Page 1 of 1
Air Conditioner add-on A/C
Posted: Sun Jun 03, 2007 3:57 pm
I just bought an '82 datsun diesel king cab. I want to add air conditioning. Is this something that's relatively easy for someone to do? I'd have to hire someone. Would that someone be a shop that specializes in air conditioning or a shop that specializes in diesels?
Thanks. Seattle isn't usually a hot city in the summer, but everything's changing now. I love driving this car, love shifting from 2nd to 3rd, enjoy the gas mileage, miss the cold air.
So it's either air conditioning or installing an ice cube bucket in the open sunroof and enjoying cool air that way...
Re: air conditioning add-on
Posted: Sun Jun 03, 2007 6:59 pm
georgina wrote:I just bought an '82 datsun diesel king cab. I want to add air conditioning. Is this something that's relatively easy for someone to do? I'd have to hire someone. Would that someone be a shop that specializes in air conditioning or a shop that specializes in diesels?
The OEM is designed a little different A/C vs. Heat.
AC Kits Arizona
Arizona Mobile Air Inc.
3601 West Clarendon Ave.
Phoenix, Arizona 85019
Quantity in Basket: None
Shipping Weight: 63.00 pounds
Complete After-Market A/C System (AMA16580-6057)
Quantity in Basket: None
Shipping Weight: 63.00 pounds
PLUS ... $$
Installer of this system will need to crimp one end of the hose assemblies do to preference of location of components. Automotive service center’s that makes replacement A/C hoses should be able to perform this task at a reasonable cost. Be sure when having hoses crimped that a bubble style crimp is used. Systems come with all A/C components needed for installation. General automotive service tools are required for installation. System will need to be evacuated and charged with refrigerant when installation is complete. Only the highest quality components are used in the A/C systems we provide.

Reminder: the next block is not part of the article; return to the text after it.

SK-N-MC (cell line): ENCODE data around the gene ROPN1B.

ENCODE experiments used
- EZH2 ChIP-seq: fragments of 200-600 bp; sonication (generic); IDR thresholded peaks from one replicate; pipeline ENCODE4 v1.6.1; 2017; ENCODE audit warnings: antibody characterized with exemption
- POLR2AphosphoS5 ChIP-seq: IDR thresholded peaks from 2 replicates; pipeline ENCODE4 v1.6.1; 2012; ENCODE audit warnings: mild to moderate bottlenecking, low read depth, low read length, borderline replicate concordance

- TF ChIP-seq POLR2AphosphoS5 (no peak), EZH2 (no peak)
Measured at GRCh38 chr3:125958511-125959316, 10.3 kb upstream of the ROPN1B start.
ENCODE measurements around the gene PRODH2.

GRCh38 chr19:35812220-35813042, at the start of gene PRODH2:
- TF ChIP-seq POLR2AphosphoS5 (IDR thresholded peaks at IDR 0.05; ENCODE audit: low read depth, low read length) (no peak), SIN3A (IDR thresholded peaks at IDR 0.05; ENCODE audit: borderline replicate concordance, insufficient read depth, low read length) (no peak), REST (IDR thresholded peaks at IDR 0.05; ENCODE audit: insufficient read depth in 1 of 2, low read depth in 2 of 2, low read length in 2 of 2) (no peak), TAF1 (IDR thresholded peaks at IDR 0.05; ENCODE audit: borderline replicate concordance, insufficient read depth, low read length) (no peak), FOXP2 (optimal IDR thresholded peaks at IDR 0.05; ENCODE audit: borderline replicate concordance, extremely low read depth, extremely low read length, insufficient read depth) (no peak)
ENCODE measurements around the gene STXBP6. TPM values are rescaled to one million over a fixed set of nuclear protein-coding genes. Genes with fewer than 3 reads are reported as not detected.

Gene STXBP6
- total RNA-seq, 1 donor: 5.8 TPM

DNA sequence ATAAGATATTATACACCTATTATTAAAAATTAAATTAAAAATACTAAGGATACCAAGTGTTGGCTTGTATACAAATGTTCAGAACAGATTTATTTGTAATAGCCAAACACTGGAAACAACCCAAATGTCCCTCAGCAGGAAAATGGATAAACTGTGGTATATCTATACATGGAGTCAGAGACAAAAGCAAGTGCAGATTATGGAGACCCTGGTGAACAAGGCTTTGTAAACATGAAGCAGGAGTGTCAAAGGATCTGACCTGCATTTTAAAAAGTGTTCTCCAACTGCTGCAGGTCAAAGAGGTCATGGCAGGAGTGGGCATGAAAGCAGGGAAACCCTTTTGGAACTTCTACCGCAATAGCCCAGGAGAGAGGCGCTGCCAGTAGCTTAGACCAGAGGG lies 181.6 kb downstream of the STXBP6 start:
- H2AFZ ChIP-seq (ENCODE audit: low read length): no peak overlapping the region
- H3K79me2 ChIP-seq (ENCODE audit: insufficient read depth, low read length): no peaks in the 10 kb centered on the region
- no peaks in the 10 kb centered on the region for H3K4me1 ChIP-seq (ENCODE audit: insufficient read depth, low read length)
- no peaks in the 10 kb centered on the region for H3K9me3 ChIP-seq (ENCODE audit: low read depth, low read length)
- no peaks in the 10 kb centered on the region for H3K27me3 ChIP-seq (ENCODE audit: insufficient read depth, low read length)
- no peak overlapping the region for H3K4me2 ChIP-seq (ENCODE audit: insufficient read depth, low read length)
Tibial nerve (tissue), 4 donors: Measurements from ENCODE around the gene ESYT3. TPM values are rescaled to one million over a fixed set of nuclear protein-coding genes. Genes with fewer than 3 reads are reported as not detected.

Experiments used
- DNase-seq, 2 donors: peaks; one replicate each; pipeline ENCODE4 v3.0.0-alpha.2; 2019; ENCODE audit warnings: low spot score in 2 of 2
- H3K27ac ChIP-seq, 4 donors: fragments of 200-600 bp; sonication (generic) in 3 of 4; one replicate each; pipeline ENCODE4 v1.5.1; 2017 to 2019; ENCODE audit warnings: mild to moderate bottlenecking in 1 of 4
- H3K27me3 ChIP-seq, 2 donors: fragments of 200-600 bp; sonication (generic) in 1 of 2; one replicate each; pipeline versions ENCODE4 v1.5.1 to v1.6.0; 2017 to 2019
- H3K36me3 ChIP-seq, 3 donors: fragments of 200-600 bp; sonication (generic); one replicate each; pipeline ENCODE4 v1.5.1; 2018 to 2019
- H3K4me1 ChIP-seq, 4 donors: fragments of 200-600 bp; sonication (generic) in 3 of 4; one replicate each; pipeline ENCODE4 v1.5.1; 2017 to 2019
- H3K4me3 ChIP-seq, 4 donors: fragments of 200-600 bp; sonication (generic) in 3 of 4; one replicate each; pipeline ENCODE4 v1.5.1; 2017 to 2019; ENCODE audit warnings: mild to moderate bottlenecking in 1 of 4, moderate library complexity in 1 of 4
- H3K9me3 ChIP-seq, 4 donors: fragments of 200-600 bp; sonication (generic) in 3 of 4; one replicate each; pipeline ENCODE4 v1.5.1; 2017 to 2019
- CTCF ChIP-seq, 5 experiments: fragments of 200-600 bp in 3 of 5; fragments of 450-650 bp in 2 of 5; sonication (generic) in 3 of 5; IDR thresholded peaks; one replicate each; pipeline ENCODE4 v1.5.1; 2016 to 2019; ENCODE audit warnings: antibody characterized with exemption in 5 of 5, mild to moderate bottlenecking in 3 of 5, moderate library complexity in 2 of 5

Installation instructions available by request. Send an email to email@example.com
and reference the system part number or vehicle application.
Posted: Sun Jun 03, 2007 9:53 pm
Hello, Georgina, and Welcome!
I was driving my '82 Wagon around to Woodinville today, and praising my decision to replace the thermal expansion valve on the A/C's evaporator a couple of years ago. It was just plain hot (to me) today over there. Something above 80°, which to me is hot.
The OEM A/C system on your 720 is integrated so well into the rest of the ventilation and heating systems, that is not really practical to pay someone to convert it, even if you can round up all the OEM parts -- and the diesel-specific A/C parts are a bit hard to come by. If you use Nissan parts, the entire dash plus the heater core must be removed -- this is not trivial work. If you can find a complete factory A/C system from a donor truck (diesel, of course), it might pay to have it converted, but it is a bit of work and there are many ways to screw up things when you take that much apart. Folks who have no problem with replacing a head gasket can really screw up wiring and pneumatics when R&R'ing a dash. Ask member AStevens!
Philip has given good advice: consider going aftermarket on the A/C system. All new parts and modern technology on those parts will give you less trouble long-run. You will have an aftermarket A/C system installed by someone who does A/C work, not diesel work. Are you sitting down? Expect an installed A/C system to run in the neighborhood of $2000. Yes, that's right: more than the value of your truck (most likely).